"Please, toss the gun. Juice, just toss it!" – How a police officer saved OJ Simpson from himself


It was 20 years ago that the jury in the OJ Simpson trial found the former football player and actor innocent of savagely murdering his estranged wife Nicole Brown and her friend Ronald Goldman.

The event, a media circus broadcast live around the world, is considered one of the most significant moments in television history. A survey conducted by Nielsen and Sony ranked the “If it doesn’t fit, you must acquit” decision by the trial’s jury as the third most universally impactful televised moments of the last 50 years, falling just behind coverage of the September 11th terrorist attacks and Hurricane Katrina.

It’s not the only time Simpson’s case makes it into the top 10, with his infamous low-speed White Bronco chase across California ranked sixth.

The drama and tension of the trial – coverage of which became a mainstay of television schedules around the world in 1995 – is set to be revisited on its 20thanniversary in a number of documentaries and even a dramatisation (courtesy of Glee and American Horror Story creator Ryan Murphy). But perhaps the most powerful story from the whole affair is the quiet drama that took place inside the white Ford Bronco Simpson used to make his getaway, and the phone call from LAPD detective Tom Lange that saved the disgraced star from himself. 

The bodies of Brown (nearly decapitated) and Goldman (with more than 20 knife wounds) had been discovered in Brentwood, California, five days before Simpson’s infamous chase on the freeway. Having previously been convicted of assaulting his estranged wife a number of times, Simpson – a beloved US celebrity and admission to the NFL Hall of Fame – was a prime suspect, and had been given permission to turn himself into the authorities in a nearby police station by 11am on June 17th, 1994.

Simpson and his wife, Nicole Brown

A mob of almost 1,000 journalists and television crews were waiting to catch a glimpse of Simpson, by then a movie star, pulling into the station, but he never showed up. Instead, three hours later, the Los Angeles Police Department issued an arrest warrant and an all-points bulletin (APB) to find him.

After 6pm, the white Ford Bronco carrying Simpson was spotted, being driven by his friend and former teammate Al ‘AC’ Cowling. Cowlings, also a star athlete, remained a staunch ally of Simpson throughout the entire case, and raised eyebrows by setting up a 900 (premium price) phone line to allow members of the public to ask him questions about his version of events, as well as for ultimately selling the Bronco to the celebrity porn baron Michael Pulwer for $200,000.

On the night of the chase, police caught up with the vehicle by 6.45pm, with the former footballer at the wheel shouting to officers that Simpson was in the backseat, holding a gun to his head, and threatening to take his own life.

The car continued on the road, travelling at only 55km/h, followed by 20 police cars, more than a dozen helicopters, and about 95 million television viewers. Thousands of people lined the overpasses built along the route of Interstate 405, waving placards declaring their love and admiration, pleading with him to stop, many wondering if it would all come to an end in a shoot out.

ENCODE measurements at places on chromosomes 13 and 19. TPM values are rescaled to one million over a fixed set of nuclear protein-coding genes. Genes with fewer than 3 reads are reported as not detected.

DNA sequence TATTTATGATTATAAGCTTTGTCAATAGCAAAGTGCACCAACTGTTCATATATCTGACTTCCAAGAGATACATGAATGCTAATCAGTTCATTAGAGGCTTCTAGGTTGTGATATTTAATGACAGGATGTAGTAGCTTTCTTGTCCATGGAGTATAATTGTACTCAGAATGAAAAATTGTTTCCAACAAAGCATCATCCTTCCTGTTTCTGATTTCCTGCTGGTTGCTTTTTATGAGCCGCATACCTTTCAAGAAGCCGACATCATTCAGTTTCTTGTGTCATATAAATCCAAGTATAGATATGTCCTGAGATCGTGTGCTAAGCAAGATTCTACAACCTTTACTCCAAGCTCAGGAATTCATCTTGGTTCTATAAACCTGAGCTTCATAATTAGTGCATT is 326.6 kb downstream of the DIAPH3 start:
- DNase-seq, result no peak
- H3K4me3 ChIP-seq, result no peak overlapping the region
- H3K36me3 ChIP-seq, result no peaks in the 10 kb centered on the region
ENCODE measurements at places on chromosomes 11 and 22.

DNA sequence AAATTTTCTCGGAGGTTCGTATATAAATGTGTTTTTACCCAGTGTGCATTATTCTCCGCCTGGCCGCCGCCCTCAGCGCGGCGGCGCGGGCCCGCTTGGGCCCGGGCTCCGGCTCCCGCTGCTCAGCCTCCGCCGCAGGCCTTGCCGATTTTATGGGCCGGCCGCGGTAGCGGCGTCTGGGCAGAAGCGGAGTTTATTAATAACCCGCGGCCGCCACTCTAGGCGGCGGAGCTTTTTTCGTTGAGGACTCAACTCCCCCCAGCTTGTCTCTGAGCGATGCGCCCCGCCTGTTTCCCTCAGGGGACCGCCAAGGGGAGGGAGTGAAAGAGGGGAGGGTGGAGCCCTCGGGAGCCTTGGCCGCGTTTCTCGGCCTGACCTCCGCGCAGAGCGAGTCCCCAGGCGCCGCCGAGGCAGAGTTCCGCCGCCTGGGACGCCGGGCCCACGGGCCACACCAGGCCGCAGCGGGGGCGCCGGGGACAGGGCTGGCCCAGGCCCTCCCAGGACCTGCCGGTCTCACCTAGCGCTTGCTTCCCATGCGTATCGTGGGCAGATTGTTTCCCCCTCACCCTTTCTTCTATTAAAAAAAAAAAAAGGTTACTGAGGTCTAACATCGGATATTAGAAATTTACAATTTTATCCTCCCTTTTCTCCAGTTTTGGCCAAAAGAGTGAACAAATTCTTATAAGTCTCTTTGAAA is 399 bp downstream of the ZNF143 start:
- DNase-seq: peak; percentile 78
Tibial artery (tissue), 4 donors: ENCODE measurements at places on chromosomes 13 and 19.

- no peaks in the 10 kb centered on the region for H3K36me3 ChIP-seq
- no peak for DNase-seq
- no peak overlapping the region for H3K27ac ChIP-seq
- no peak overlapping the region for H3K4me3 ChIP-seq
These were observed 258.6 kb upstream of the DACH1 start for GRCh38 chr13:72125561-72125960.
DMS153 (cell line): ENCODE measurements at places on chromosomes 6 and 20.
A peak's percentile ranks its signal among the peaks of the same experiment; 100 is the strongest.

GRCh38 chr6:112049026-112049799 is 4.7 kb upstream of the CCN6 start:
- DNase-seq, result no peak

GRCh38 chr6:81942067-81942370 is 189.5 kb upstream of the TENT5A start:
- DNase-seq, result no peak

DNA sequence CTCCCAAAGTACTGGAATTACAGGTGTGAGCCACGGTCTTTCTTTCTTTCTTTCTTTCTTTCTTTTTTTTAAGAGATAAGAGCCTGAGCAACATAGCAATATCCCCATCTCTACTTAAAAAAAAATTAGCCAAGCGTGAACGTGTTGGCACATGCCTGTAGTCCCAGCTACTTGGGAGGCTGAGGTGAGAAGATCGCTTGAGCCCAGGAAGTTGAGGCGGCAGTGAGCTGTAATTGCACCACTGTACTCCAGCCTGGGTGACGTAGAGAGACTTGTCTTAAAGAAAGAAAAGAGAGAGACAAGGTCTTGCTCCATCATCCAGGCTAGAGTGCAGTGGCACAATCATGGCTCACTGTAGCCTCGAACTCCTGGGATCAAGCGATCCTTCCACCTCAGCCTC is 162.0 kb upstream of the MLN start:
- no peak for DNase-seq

Al Cowlings at the wheel of the white Ford Bronco

It seemed the only people in America not glued to their screens were Domino’s Pizza delivery staff – the company selling more pizzas than ever before that evening. "It was a record night at the time. It was dinner time on the West Coast and 9 p.m. on the East. People were fascinated and didn't want to miss it. It was as big as a Super Bowl Sunday up to that point," said Tim McIntyre, vice president of corporate communications for Domino's Pizza.

While the world obsessed over the chase, a painful and harrowing drama was taking place inside. Desperate and overcome with emotion, Simpson was on the phone to the LAPD's Tom Lange, who had managed to get through to the fugitive's mobile phone. The call is, at times, difficult to listen to, revealing the frantic mental state of Simspon as things come crashing down around him, along with how Lange pleaded with him to remember his children and not to act rashly. You can listen to the call below:

20 years after the call, Lange told CNN that on the day he had no idea what to say to Simpson – a man he believes to be a sociopath – but that he desperately wanted to keep him alive.

"Some people kept putting little notes in front of me but I didn't have time to read all of that crap, so just whatever kind of came up, and I figured family,” Lange said. “He can be the biggest sociopath in the world, doesn't mean he hates his family.

"What he says really doesn't matter. What I say doesn't matter. As long as he doesn't shoot somebody."

The detective kept Simpson on the line, pleading with the star to peacefully hand himself over. To no avail. The chase that glued a nation to TV screens ended with the white Bronco pulling up outside Simpson’s Brentwood mansion at 8pm. He would remain inside for almost an hour, speaking to his mother before she managed to convince him to give himself up to the police. To bring things to an end. 

But the media circus surrounding the star was only just beginning.

Anyone seeking help in relation to mental health issues can call The Samaritans on 116 123, or text 087-260-9090

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